Rise of the Guardians is the one movie that rises to the occasion in bringing family together and is able to connect us and make all of us think about the happiness we felt when we believed in something when we held on to our childhood exuberance. The genius about Rise of the Guardians is the seamless mixture of excellent storytelling along with the technological eye-popping visual effects that leaves you in complete awe.

In an age where loud explosions, vampires and little storylines encompasses a lot of the market in films today, it is good to know that simple storytelling and a little creativity is still alive and well. The strongest part of Rise of the Guardians is how the movie plays up the part that good and evil and reward and consequences are seen through the eyes of a child, effectively bringing home youthful and fun memories adults are able to dig up instantaneously as they sit in the comfort of their theater seats as they chomp on popcorn and eat candy.

Interesting enough, Rise of the Guardians (Alec Baldwin, Hugh Jackman, Isla Fisher and Chris Pine), begins with Jack Frost trying to find his purpose. Jack Frost’s winter theatrics catches the attention of Santa Clause, who has discovered a surge of darkness beginning to take over the world, therefore causing the sleigh king to reach out to his buddies to help try to put an end to the madness.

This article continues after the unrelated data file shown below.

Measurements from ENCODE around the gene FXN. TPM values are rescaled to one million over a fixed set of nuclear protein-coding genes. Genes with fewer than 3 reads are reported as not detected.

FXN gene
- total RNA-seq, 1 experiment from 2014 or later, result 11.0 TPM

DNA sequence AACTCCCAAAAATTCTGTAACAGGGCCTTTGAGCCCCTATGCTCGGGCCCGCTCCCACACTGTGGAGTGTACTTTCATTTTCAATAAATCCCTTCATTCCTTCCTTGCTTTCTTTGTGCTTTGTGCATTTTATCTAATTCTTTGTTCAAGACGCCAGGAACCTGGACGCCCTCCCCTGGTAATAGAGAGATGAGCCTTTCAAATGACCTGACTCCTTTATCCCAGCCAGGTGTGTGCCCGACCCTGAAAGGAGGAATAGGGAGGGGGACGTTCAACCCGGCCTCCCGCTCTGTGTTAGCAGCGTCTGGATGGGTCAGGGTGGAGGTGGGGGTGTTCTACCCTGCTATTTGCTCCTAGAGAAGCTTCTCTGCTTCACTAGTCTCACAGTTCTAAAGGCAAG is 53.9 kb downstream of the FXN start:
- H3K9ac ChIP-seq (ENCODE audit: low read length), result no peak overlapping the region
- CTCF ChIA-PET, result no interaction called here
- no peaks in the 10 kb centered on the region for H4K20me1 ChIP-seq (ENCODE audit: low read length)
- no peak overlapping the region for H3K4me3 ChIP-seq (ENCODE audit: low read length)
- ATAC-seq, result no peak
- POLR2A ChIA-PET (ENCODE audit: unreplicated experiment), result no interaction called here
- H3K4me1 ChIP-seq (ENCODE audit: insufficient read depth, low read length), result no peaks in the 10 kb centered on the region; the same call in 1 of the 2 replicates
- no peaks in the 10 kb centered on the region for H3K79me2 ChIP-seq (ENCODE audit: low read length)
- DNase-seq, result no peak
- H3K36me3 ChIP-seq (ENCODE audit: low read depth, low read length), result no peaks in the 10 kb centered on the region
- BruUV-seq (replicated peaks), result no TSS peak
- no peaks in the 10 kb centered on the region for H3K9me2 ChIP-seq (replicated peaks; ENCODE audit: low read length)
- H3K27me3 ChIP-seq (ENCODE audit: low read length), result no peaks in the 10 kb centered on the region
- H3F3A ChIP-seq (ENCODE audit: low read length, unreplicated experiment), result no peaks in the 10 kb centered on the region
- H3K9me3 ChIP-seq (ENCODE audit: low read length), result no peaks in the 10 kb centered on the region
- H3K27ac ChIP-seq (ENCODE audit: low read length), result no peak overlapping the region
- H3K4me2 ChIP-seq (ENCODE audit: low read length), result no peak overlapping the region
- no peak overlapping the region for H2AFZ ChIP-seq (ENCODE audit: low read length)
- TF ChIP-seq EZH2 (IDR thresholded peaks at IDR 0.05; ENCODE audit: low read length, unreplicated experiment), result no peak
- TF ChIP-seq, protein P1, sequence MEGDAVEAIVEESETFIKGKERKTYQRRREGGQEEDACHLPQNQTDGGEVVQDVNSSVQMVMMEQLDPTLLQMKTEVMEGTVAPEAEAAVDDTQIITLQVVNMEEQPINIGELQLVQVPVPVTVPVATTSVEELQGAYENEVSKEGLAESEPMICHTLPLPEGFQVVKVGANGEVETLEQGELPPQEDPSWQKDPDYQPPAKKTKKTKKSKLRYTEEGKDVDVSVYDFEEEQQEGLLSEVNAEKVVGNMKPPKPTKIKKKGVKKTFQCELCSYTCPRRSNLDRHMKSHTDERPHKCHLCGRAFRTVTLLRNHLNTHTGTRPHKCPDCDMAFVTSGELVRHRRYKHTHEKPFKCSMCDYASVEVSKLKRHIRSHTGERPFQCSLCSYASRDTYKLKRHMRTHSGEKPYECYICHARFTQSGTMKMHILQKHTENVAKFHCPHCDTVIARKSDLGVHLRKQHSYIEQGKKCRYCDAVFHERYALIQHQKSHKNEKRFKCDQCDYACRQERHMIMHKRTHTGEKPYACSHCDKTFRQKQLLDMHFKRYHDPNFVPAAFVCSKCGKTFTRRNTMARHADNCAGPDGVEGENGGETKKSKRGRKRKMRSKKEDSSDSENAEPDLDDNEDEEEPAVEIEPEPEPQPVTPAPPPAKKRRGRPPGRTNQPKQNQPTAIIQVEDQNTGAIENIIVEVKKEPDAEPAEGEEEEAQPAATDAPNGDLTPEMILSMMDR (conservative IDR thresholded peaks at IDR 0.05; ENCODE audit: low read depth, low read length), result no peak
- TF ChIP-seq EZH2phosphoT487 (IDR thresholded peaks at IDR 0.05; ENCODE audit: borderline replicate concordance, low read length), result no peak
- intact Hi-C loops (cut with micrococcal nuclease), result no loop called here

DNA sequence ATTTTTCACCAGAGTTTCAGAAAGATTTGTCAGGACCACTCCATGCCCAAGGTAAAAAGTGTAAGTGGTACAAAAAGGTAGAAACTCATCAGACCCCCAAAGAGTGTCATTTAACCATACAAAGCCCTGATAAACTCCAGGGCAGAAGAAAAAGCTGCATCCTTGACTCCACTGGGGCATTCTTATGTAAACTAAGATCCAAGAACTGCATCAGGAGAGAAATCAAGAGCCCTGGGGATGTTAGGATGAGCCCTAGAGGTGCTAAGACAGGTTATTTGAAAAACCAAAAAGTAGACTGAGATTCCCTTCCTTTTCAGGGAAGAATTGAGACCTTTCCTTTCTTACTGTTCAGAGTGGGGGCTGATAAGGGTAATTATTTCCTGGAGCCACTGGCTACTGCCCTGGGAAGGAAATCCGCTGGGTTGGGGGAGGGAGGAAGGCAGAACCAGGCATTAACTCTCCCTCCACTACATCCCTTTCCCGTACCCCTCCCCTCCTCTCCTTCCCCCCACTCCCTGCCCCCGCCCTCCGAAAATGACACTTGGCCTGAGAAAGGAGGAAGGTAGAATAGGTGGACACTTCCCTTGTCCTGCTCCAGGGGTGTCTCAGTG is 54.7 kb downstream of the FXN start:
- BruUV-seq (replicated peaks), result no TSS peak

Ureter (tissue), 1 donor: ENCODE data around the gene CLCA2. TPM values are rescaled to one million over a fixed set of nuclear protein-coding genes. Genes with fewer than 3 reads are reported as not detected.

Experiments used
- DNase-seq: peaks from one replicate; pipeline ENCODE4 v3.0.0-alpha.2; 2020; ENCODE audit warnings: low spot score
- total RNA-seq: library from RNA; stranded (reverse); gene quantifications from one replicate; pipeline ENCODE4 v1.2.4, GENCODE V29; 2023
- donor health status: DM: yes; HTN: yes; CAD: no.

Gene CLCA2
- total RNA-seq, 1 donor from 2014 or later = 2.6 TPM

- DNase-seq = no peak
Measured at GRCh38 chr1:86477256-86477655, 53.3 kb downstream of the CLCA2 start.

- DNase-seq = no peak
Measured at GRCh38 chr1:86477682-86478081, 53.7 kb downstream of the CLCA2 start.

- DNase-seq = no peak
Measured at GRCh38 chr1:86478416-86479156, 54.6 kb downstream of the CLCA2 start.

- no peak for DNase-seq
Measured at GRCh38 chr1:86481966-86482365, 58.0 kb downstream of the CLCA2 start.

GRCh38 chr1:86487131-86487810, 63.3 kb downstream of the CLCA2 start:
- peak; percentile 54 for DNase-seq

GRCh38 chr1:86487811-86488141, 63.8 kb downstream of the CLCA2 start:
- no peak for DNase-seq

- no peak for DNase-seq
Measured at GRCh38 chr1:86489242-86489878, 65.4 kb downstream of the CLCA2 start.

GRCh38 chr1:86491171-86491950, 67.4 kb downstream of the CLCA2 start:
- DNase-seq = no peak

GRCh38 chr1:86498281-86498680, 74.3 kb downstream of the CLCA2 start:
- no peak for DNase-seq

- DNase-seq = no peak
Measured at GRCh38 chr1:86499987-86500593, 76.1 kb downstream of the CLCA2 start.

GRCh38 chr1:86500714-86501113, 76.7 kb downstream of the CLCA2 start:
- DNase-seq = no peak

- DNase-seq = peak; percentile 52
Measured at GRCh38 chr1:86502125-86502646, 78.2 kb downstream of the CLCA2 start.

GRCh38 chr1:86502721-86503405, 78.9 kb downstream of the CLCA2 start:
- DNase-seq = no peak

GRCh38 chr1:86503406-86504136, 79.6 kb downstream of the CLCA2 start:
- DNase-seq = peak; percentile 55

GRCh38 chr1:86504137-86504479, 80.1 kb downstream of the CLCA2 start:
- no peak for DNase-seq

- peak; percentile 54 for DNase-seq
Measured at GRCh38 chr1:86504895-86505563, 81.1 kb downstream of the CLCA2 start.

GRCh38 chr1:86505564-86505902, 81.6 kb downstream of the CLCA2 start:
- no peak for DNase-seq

Santa Clause then calls on Jack Frost to join the Guardians to help put an end to the forces of evil raging to destroy the goodness and hope of children who believe in them. From there, Rise of the Guardians turn into a race of good and evil-with both elements trying to prevail over the other to rule the world.

Rise of the Guardians, which was shown recently at a screening at the Rave Cinemas at Baldwin Hills-Crenshaw Plaza in conjunction with The African-American Film Critics Association (AAFCA), is layered with moral messages that are exceptionally tailored with belly-aching humor with enough real-life dramatizations to make you feel like you’re looking up at your own childhood.

Rise of the Guardians is the type of holiday classic that makes you cry, pull at your heartstring and forces you to stand up and cheer. One of the more important lessons learned from Rise of the Guardians, is that the film teaches us that the only thing that can hinder us from reaching all that we are called to be is fear itself. And once we’re able to overcome that fear, darkness will not be able to hold us hostage.

Dennis J. Freeman
About Dennis J. Freeman 1388 Articles
Dennis is a news and sports photojournalist. Dennis has covered and written on issues such as civil rights, education, politics, and social justice. His work has appeared in the Los Angeles Times, Daily Breeze, Daily Press, Los Angeles Wave, Los Angeles Sentinel, and other media outlets. Dennis is currently the editor and publisher of News4usonline. He covers the NFL, NBA, Major League Baseball, and NCAA. Dennis is an alum and graduate of Howard University.